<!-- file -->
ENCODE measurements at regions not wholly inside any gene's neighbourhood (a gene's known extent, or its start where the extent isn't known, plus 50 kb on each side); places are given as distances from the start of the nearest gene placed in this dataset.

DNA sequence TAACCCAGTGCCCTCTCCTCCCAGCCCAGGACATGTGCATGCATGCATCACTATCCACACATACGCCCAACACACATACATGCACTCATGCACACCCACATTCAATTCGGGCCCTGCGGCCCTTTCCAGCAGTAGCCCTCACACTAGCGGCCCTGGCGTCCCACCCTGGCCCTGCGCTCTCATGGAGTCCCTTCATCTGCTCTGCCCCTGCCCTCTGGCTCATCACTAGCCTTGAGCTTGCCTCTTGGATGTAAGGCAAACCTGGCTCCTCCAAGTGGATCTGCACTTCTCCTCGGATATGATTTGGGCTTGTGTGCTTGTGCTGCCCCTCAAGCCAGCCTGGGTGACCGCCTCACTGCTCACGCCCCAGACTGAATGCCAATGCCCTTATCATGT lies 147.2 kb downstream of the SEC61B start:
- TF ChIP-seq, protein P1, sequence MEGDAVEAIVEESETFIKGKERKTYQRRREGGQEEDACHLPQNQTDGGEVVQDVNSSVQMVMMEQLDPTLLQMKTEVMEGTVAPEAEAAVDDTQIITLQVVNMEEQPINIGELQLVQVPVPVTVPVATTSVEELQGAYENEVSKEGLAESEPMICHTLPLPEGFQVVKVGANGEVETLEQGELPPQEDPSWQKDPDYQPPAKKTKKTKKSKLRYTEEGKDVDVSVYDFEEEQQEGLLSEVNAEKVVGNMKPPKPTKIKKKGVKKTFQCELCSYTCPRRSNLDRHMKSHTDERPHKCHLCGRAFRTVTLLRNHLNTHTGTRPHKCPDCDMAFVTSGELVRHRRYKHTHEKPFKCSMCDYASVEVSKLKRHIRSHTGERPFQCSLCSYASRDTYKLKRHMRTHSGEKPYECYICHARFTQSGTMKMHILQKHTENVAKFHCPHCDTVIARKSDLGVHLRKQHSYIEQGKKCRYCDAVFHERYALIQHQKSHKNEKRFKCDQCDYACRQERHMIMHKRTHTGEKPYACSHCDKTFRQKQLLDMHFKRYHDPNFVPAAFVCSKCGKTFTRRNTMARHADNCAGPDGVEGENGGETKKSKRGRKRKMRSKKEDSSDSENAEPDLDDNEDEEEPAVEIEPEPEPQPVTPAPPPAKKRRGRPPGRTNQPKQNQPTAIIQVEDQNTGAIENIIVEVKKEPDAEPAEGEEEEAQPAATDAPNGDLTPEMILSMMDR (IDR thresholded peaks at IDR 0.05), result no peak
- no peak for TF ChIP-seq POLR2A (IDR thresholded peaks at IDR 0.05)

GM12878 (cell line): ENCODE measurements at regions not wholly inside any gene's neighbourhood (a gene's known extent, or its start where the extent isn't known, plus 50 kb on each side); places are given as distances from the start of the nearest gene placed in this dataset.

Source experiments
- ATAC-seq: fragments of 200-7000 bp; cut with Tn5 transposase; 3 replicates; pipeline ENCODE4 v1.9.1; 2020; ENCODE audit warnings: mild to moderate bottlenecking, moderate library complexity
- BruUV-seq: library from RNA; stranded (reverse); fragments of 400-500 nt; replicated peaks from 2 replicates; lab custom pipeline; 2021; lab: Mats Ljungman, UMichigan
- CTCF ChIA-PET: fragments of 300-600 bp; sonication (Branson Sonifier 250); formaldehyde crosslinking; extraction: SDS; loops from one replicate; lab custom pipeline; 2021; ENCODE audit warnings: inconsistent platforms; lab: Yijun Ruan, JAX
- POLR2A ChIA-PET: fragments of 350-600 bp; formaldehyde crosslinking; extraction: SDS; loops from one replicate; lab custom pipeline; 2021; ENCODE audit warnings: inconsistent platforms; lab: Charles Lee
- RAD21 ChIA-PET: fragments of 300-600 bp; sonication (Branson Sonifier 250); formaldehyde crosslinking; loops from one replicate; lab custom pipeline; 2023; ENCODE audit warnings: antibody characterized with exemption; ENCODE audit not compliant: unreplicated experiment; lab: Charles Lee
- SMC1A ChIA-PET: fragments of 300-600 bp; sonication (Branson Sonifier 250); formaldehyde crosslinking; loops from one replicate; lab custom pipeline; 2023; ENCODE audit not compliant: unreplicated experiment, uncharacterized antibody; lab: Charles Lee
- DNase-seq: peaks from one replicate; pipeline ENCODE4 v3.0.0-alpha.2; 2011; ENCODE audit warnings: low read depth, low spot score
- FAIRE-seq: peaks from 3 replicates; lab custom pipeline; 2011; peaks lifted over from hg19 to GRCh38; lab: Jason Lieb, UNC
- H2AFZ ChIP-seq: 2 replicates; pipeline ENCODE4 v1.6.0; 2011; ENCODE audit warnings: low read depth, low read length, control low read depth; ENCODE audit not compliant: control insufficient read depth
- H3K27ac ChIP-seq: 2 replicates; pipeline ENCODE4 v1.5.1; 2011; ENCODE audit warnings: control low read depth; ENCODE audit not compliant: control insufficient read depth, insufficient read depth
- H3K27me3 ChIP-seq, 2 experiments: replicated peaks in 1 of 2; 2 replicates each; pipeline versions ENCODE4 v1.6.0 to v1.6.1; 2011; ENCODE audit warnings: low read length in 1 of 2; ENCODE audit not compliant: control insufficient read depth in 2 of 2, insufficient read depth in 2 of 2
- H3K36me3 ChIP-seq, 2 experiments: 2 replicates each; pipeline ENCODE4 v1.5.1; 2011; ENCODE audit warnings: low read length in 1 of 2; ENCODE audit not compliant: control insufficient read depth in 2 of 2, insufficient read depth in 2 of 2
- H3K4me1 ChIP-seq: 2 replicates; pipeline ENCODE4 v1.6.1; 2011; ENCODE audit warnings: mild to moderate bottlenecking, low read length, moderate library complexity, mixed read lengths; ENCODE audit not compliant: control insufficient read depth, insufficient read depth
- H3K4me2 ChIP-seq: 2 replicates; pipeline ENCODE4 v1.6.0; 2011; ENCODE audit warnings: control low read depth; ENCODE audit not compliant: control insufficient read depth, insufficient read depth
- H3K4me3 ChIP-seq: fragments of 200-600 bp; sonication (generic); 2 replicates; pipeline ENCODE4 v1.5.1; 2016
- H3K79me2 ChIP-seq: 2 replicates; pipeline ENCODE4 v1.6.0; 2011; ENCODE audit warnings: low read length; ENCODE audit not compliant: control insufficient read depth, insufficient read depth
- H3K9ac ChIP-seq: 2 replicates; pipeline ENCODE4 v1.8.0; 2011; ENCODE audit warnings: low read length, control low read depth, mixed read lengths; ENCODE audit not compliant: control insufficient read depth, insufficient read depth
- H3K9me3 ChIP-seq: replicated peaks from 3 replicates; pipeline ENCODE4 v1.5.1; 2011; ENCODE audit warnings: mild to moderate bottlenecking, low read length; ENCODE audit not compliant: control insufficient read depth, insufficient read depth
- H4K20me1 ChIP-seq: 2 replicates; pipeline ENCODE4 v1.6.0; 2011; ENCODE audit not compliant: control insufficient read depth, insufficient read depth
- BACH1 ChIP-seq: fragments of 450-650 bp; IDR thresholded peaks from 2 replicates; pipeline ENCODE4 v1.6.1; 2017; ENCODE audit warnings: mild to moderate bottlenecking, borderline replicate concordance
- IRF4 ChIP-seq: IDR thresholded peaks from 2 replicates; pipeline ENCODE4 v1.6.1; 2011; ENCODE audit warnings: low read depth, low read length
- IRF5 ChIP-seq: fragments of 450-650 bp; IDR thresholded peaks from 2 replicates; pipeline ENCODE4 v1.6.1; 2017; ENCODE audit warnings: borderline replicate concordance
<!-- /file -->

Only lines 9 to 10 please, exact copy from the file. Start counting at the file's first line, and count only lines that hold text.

- CTCF ChIA-PET: fragments of 300-600 bp; sonication (Branson Sonifier 250); formaldehyde crosslinking; extraction: SDS; loops from one replicate; lab custom pipeline; 2021; ENCODE audit warnings: inconsistent platforms; lab: Yijun Ruan, JAX
- POLR2A ChIA-PET: fragments of 350-600 bp; formaldehyde crosslinking; extraction: SDS; loops from one replicate; lab custom pipeline; 2021; ENCODE audit warnings: inconsistent platforms; lab: Charles Lee